Smouldering to treat PFAS in sewage sludge

Fournie, T.; Rashwan, T. L.; Switzer, C. and Gerhard, J. I. (2023). Smouldering to treat PFAS in sewage sludge. Waste Management, 164 pp. 219–227.



Wastewater treatment plants are accumulation points for per- and polyfluoroalkyl substances (PFAS), and are threfore important facilities for PFAS treatment. This study explored using smouldering combustion to treat PFAS in sewage sludge. Base case experiments at the laboratory scale (LAB) used dried sludge mixed with sand. High moisture content (MC) LAB tests, 75% MC sludge by mass, explored impacts of MC on treatment and supplemented with granular activated carbon (GAC) to achieve sufficient temperatures for thermal destruction of PFAS. Additional LAB tests explored using calcium oxide (CaO) to support fluorine mineralization. Further tests performed at an oil-drum scale (DRUM) assessed scale on PFAS removal. Pre-treatment sludge and post-treatment ash samples from all tests were analyzed for 12 PFAS (2C–8C). Additional emissions samples were collected from all LAB tests and analyzed for 12 PFAS and hydrogen fluoride.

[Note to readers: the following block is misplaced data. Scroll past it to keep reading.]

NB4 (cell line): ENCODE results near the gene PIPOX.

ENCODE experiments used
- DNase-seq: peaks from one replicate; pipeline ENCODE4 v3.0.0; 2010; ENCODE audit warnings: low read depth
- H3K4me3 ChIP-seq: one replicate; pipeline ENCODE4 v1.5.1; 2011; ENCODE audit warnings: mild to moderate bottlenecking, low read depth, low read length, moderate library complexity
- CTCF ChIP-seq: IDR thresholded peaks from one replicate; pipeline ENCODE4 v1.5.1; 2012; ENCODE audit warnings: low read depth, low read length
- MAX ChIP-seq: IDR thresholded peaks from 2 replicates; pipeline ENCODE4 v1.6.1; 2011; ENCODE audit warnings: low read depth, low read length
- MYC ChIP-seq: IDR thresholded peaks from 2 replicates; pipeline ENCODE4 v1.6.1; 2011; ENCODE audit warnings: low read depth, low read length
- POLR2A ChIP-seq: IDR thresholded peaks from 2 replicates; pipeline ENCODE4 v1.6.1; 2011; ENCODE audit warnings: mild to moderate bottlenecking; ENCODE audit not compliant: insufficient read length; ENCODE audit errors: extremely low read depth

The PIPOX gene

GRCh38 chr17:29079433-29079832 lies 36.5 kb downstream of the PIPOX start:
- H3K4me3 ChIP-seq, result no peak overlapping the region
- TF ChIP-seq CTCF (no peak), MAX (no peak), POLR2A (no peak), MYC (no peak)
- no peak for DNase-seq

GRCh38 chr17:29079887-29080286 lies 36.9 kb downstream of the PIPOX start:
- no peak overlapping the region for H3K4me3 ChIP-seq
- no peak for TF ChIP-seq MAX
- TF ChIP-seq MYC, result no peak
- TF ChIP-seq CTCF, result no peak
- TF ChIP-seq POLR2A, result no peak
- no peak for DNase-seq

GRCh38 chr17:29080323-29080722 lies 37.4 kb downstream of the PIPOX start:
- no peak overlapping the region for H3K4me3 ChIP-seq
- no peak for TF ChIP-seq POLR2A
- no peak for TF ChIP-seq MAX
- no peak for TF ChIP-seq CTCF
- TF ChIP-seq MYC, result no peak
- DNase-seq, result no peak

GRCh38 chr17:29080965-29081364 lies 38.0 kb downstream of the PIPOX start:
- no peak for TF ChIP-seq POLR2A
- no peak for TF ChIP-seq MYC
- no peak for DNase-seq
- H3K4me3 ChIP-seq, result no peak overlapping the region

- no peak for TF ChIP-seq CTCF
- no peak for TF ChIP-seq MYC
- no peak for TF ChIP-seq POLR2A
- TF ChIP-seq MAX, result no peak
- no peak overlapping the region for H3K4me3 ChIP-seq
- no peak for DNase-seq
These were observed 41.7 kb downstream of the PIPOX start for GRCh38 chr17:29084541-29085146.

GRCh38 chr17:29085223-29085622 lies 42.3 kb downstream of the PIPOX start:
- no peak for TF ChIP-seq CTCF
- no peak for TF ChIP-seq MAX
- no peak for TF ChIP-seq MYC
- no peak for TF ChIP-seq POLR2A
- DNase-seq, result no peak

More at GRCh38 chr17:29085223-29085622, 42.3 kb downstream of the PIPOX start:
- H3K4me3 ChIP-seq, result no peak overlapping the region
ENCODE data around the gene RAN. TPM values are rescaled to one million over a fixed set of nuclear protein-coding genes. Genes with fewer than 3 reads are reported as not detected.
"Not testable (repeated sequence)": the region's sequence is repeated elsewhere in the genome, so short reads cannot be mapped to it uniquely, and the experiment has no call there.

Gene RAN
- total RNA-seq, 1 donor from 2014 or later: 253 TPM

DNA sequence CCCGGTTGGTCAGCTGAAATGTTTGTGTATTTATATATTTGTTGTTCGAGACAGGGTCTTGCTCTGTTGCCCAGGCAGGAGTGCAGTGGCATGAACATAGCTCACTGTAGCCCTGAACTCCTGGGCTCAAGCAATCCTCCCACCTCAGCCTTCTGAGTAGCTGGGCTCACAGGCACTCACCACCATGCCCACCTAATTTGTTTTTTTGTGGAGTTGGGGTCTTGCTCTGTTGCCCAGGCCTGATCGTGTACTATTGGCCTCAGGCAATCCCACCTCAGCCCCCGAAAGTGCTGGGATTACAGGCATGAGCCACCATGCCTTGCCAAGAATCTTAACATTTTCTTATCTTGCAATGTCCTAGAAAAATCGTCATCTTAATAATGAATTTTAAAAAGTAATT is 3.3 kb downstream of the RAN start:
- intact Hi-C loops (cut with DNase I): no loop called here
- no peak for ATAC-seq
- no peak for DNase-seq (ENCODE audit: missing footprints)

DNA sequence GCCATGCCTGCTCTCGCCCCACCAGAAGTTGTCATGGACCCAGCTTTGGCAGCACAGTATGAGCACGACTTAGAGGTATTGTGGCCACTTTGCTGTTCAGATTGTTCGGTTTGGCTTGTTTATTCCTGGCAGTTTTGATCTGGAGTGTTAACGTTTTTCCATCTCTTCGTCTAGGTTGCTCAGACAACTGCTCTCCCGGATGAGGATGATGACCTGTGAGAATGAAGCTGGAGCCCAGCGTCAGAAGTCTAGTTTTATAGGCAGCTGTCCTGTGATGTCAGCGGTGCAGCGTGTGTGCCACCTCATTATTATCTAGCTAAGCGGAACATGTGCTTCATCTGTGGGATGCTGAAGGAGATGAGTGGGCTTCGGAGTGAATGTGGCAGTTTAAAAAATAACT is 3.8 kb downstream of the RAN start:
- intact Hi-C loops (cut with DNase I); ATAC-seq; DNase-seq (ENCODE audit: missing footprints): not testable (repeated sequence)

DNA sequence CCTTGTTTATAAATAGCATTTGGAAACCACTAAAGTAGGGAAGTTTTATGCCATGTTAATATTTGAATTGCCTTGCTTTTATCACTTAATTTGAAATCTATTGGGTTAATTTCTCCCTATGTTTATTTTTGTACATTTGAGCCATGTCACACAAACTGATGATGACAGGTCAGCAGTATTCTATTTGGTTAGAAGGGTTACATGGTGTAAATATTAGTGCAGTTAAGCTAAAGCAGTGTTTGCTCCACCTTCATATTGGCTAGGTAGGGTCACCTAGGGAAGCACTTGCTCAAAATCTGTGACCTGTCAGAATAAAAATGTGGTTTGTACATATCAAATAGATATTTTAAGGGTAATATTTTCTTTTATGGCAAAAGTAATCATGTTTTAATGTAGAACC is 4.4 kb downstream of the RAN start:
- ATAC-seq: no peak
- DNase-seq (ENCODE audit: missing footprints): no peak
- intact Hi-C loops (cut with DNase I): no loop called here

Smouldering removed all monitored PFAS from DRUM tests, and 4–8 carbon chain length PFAS from LAB tests. For base case tests, PFOS and PFOA were completely removed from sludge; however, high contents in the emissions (79–94% of total PFAS by mass) showed volatilization without degradation. Smouldering high MC sludge at ∼ 900 °C (30 g GAC/kg sand) improved PFAS degradation compared to treatment below 800 °C (<20 g GAC/kg sand). Addition of CaO before smouldering reduced PFAS content in emissions by 97–99% by mass; with minimal PFAS retained in the ash and minimal hydrofluoric acid (HF) production, as the fluorine from the PFAS was likely mineralized in the ash. Co-smouldering with CaO had dual benefits of removing PFAS while minimizing other hazardous emission by-products.

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